1. Titus Pullo

        Do you have some sources you could recommend? I know the Etruscans were great at working with precious metals and that the Romans eventually conquered them. But that’s about it.

      2. DJG

        Titus Pullo: Here is an interactive site sponsored by the University of Milano:

        The yellow labels lead in further. Start by clicking on the archeological museum of Tarquinia, which is big.

        Also: Check the site of the Museo Nazionale di Villa Giulia in Rome.

      3. diptherio

        Thanks for the further detail. The article triggered my “jumping to conclusions” alarms is all. As always, time will tell ;-)

        Don’t know that I’ll make it to the temple any time soon. Might have to see if she’s reachable from afar…

    2. aletheia33

      when you have to carve your tweet in stone, each character has to go a lot further.

      the nature of the etruscans’ religious practice is one of the great archeological mysteries. the findings may disappoint, but the excitement is warranted.

  6. YankeeFrank

    Caveman’s best friend? One quibble- dogs are not carnivores and wolves are not strict carnivores. When wolves eat the stomach contents of their prey those stomachs generally contain partially digested vegetable matter, which is very healthy for canines generally as their short digestive systems cannot digest vegetable matter effectively on their own. By eating the stomach and contents of herbivores (their main prey), wolves obtain not just proteins from the stomach itself, but also enzymes and largely digested vegetable matter.

    As the puppies in the story were found with twigs and undigested vegetable matter in their stomachs its possible they were starving as dogs will eat grass, etc. to fend off nausea or hunger (humans will also).

    1. nippersdad

      Puppies will eat anything. Any time, anywhere. I have had puppies that ate books. They may well have been starving, but I’m not sure that twigs and grass are particularly indicative of the condition. Muscle tone and fat deposits would be more useful observations for that. Being only three months old they were likely still nursing.

      What I really didn’t get was how they thought that the puppies could be eating grass and twigs AFTER they had been trapped in the mudslide. Seems like being trapped in mud would tend to restrict ones foraging capabilities. More likely they suffocated pretty quickly, though there is no mention of mud in their respiratory tract.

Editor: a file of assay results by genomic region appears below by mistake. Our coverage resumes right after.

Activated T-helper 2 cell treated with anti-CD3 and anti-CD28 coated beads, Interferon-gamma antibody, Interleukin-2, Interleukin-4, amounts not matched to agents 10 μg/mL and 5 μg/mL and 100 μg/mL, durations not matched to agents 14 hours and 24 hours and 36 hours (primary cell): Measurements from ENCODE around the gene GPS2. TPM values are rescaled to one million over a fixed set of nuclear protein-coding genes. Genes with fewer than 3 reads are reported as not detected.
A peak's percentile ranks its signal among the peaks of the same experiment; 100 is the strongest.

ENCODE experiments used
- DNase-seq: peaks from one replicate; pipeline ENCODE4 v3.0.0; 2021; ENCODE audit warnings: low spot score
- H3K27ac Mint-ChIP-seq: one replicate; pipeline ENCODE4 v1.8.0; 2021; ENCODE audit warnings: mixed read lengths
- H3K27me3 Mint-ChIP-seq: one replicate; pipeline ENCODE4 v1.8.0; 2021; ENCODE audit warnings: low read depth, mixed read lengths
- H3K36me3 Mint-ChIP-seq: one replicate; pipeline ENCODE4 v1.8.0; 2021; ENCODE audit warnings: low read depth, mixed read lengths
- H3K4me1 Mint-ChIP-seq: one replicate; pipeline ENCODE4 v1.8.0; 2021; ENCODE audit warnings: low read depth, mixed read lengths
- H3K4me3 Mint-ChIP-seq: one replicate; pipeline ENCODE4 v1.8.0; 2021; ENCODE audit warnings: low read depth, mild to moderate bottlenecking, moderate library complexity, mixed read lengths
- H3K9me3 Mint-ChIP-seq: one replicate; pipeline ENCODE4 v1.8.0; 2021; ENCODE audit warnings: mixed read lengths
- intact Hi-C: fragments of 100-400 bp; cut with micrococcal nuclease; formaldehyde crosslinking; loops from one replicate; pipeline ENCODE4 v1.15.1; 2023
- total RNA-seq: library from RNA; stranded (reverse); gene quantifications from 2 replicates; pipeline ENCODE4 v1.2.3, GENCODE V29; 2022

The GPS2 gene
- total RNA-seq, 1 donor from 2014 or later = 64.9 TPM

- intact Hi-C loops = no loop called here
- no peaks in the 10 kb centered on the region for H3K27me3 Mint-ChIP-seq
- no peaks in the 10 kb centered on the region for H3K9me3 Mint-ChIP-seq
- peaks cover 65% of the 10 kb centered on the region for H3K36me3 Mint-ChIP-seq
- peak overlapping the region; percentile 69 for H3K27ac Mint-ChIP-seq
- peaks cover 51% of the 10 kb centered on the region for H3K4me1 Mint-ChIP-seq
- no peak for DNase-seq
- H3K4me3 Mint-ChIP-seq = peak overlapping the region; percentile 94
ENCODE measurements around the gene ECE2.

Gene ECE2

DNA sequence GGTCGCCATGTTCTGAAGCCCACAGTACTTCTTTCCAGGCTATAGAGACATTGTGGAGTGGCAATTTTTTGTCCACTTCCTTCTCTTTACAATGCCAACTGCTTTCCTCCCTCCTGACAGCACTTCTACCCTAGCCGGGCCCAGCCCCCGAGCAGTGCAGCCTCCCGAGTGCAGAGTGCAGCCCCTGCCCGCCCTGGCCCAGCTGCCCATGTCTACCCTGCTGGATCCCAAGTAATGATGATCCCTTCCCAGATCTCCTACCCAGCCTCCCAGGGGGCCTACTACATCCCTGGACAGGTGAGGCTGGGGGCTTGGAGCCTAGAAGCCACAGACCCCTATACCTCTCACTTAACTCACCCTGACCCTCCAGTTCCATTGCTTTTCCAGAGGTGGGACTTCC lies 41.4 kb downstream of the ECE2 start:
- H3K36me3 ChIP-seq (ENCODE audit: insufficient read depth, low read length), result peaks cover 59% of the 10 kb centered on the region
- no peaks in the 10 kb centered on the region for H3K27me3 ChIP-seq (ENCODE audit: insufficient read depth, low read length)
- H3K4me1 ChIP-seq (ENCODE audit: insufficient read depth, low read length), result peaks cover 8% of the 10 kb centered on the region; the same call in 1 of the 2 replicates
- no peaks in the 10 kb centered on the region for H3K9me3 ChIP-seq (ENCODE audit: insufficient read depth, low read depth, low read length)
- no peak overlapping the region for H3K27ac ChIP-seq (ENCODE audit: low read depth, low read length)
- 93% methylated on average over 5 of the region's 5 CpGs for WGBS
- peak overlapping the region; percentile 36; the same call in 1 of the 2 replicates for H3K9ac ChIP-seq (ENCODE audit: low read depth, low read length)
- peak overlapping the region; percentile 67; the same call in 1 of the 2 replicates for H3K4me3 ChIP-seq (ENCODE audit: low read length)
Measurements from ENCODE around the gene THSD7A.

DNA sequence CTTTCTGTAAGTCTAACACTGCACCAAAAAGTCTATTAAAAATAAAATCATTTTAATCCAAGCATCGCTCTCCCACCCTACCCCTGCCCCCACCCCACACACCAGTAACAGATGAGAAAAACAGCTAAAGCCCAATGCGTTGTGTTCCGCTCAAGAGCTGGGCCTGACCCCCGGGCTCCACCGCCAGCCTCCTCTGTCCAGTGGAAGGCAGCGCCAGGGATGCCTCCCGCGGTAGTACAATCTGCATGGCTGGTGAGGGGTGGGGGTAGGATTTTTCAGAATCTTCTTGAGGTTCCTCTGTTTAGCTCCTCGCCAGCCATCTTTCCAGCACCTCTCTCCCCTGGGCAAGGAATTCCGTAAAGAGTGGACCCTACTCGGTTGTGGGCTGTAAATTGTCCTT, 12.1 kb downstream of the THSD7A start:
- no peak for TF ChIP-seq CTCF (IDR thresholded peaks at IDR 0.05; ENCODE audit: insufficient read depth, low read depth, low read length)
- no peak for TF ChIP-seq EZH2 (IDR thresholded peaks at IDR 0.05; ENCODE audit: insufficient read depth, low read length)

1. nippersmom

        Not to mention the puppies who ate the wading pool. At three months, the puppies would probably have been weaned, but completely agree that overall physical condition would be a much better indicator of whether they were starving than the presence of twigs and leaves. Puppies that age would likely be teething; chewing on twigs, aside from their natural inclination to put anything and everything in their mouths anyway, is normal teething behavior.

        1. nippersdad

          Hi Mom!

          LOL! Tub, commode, linoleum, doors, sheets, towels and phone cords….Cribs! They WILL eat you out of house and home, literally. Sneaky devils. I have often wished to send puppies to Siberia….I think it would take longer to wean them in the wild, but that does sound like teething behavior.

    2. James Levy

      We have coyotes in our neighborhood. You find their poops from time to time. They are easy to identify because they are filled with hair–mostly from squirrels and rabbits. I know we are all supposed to image that animals aren’t carnivores because of all that prelapsarian PC crap tied to veganism, but it’s a hoax, and such an obvious one as to beggar the imagination.

      And if I offer my dog a bowl of kale and a bowl of pork, guess which one he eats and which one he ignores?

      1. nippersdad

        Try cooking your greens with a little bit of that pork and see how fast they go wild for it. Ours will take your hand off for some turnip greens. :)

  7. Carla

    Re: “What We Have is Capture of the Regulators’ Minds, A Much More Sophisticated Form of Capture Than Putting Money in Their Pockets”